The Queen was an accomplice
Queen Elizabeth II

Dear Editor,

Bruce Golding's opinion piece on the British monarchy entitled 'Monarchical anachronism', published in the Jamaica Observer on September 15, is as disingenuous and irksome as it gets. It's the same banal argument echoed ad nauseam by those imbued with the fallacy of the importance of the monarch. The entire article hinges on platitudes and propaganda.

As prime minister Golding occasionally got up close and personal with The Queen, prompting him to create this visual of him hobnobbing with royals. But the flip side of this corrosive coin shows that, while he was enjoying cocktails and hors d'oeuvres with The Queen and her bourgeoisie entourage, many poor folks across the globe were suffering in the aftermath of her genocidal regime.

Golding said, "Many are conflicted in honouring The Queen and not the institution she symbolised."

Try telling that to the Malaysians who the British sprayed with Agent Orange, killing thousands, while Queen Elizabeth II was on the throne.

Tell it to the Mau Mau of Kenya, whose land they seized and killed thousands for resisting Britain's imposition while Queen Elizabeth II was on the throne.

Go ahead, tell the Indonesians who lost three million in the genocidal massacre while Queen Elizabeth II was on the throne.

How do you suggest these people remember The Queen?

He also said, "I was puzzled when some individual or group sought to petition The Queen when there was nothing she could do other than refer it to her Government."

What the monarchy and its legacy mean to Golding is not what it means to others. Trying to ostracise those who defend the cause of their ancestors and seek repair is puzzling? Go ahead and cry for your Queen, but let others express their disdain. Let them demonstrate, let them summon, and let them be.

Queen Elizabeth may have been your sweet, lovely friend, but she was also a facilitator and an accomplice to many people's brokenness. She may not be directly responsible for all the pain and suffering, but the institution she has headed for 70 years is.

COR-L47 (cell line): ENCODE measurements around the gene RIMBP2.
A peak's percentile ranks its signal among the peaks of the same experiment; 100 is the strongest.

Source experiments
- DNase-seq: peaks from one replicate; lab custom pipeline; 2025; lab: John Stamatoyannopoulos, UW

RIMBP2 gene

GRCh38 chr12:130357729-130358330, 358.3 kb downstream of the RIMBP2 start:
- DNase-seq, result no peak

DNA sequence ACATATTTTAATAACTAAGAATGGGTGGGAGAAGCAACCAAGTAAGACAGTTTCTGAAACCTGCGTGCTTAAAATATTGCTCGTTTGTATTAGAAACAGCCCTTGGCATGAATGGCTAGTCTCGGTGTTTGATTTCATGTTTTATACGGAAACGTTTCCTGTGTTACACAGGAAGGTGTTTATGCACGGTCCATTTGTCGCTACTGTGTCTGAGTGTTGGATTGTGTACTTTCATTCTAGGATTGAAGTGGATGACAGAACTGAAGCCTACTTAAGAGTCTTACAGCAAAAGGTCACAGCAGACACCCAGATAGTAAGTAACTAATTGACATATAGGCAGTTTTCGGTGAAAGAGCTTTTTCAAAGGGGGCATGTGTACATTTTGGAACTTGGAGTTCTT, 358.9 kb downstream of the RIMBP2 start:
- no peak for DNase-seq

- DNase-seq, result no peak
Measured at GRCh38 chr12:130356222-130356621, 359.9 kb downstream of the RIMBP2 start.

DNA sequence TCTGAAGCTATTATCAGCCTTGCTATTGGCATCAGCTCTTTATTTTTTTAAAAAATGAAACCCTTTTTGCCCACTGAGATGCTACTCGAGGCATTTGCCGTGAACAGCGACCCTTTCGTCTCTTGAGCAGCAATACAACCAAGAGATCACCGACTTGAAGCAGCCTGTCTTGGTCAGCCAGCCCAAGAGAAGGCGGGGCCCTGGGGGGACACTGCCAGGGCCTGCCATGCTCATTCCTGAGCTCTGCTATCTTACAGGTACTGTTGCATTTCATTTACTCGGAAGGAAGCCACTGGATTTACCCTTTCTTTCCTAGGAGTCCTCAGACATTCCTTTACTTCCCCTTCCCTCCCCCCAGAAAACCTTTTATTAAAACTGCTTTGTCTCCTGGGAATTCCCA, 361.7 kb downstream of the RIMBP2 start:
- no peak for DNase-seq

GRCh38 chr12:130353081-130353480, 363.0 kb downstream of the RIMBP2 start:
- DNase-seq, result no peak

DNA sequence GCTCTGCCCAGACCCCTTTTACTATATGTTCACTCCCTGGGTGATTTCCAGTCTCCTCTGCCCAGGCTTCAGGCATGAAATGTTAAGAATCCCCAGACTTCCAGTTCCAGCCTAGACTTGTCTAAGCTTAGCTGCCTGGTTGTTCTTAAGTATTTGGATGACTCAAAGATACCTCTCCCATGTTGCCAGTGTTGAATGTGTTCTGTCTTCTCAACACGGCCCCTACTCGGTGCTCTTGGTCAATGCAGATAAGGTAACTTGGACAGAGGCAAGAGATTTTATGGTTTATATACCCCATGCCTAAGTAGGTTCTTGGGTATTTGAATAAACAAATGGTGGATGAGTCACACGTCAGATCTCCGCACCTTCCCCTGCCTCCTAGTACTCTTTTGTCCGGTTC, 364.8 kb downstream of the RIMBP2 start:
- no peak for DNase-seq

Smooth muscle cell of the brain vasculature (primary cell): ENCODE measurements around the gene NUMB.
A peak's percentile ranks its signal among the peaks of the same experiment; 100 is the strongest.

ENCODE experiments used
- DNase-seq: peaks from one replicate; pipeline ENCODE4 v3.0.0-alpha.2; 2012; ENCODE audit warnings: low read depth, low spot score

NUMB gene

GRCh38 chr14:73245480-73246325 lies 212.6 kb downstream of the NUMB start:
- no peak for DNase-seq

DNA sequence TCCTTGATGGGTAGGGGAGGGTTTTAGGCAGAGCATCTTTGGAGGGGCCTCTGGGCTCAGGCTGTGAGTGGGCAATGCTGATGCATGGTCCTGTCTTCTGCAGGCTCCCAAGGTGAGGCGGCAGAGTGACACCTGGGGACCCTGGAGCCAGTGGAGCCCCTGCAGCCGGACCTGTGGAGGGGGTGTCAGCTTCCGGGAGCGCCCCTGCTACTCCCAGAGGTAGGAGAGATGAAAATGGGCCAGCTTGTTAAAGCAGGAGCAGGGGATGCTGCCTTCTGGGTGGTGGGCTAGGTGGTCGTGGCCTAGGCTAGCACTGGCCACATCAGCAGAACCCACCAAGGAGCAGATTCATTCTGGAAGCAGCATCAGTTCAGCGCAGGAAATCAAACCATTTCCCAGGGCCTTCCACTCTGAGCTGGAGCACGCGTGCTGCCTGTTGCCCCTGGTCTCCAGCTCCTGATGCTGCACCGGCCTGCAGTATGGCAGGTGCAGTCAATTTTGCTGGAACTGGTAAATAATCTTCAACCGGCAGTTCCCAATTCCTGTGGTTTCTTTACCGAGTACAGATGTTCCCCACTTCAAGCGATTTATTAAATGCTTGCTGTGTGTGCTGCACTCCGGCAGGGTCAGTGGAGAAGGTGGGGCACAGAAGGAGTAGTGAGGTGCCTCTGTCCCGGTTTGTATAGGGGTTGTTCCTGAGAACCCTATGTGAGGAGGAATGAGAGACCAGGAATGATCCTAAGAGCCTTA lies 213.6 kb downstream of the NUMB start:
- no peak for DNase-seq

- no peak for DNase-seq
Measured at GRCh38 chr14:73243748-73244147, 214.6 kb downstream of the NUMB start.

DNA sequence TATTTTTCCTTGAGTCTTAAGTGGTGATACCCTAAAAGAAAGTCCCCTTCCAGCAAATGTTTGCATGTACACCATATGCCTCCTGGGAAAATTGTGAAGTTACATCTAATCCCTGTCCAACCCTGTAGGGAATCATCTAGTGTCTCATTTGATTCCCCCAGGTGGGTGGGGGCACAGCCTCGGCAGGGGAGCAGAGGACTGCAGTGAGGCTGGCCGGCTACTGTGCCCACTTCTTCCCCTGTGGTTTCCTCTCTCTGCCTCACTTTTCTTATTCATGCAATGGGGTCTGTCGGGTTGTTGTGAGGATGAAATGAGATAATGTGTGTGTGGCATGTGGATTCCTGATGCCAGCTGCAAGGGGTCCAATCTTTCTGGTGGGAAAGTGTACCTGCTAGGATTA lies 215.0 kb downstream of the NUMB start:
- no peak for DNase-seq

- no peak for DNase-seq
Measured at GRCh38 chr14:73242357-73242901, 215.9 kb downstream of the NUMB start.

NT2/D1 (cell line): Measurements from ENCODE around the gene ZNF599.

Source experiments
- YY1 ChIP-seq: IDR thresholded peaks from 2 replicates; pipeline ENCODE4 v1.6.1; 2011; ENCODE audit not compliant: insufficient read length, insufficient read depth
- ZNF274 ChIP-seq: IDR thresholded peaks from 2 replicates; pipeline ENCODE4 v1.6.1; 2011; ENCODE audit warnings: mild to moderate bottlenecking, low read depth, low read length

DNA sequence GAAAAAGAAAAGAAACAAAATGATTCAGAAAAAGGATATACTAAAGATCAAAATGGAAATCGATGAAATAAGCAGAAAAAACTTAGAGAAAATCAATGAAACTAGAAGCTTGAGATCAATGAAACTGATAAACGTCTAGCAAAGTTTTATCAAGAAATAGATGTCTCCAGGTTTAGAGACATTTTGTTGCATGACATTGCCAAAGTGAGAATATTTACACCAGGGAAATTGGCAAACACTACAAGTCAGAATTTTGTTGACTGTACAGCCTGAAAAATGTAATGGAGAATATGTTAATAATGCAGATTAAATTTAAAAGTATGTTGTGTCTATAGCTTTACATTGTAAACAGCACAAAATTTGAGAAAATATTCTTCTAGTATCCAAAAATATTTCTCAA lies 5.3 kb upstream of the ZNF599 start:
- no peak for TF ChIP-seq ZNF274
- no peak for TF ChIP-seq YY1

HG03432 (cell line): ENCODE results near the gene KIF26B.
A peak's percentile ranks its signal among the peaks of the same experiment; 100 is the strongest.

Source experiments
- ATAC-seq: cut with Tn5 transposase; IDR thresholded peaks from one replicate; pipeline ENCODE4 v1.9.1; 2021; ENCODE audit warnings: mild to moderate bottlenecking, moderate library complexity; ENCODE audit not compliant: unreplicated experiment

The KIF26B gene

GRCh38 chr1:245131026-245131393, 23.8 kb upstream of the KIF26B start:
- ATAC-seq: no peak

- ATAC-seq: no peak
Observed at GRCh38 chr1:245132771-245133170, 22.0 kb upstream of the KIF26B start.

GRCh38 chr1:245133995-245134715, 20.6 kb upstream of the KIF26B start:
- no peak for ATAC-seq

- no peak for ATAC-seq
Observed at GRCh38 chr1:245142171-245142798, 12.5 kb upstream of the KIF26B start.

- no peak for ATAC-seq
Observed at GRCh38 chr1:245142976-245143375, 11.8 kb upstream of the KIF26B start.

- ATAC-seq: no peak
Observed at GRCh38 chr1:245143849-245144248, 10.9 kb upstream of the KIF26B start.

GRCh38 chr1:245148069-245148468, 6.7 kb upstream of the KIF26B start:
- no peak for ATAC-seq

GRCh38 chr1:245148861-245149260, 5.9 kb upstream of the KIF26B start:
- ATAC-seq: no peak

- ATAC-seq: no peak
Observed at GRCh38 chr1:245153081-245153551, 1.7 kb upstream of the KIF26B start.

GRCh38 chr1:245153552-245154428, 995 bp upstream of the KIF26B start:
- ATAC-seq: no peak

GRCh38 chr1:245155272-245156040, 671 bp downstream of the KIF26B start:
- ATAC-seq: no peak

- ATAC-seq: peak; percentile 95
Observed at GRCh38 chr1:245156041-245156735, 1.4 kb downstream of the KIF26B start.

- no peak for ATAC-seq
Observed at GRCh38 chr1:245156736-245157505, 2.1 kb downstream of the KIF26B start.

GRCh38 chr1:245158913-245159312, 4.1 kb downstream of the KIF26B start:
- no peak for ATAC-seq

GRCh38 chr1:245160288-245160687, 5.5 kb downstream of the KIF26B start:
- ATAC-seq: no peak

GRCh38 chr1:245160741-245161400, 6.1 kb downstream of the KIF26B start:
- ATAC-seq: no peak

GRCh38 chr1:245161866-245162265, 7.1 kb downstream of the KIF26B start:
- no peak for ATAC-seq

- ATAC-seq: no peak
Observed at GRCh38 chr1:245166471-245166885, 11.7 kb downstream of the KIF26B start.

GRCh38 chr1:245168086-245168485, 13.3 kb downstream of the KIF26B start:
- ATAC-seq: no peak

It is also ridiculous to believe that The Queen's role was merely ceremonial and that she had no say in the British Government. The monarch may be apolitical, but The Queen met with prime ministers and addressed Parliament to voice her opinions on global affairs.

There is no denying that the British monarch was the global hegemon during the 17th and 18th centuries. They invaded every country but 22, all in the name of the monarchy, not the British Government's as Golding indicated.

The British manipulated every area of human life in every country they colonised. They altered culture, beliefs, values, religion, and everything through imperialism. They perpetrated a climate of lawlessness and violence wherever they went, which has trickled down through generations as epigenetic trauma. These traumas can be directly linked to some of the social issues we see today in many former colonies, including Jamaica.

Maurice Haughton

haughton272@ymail.com

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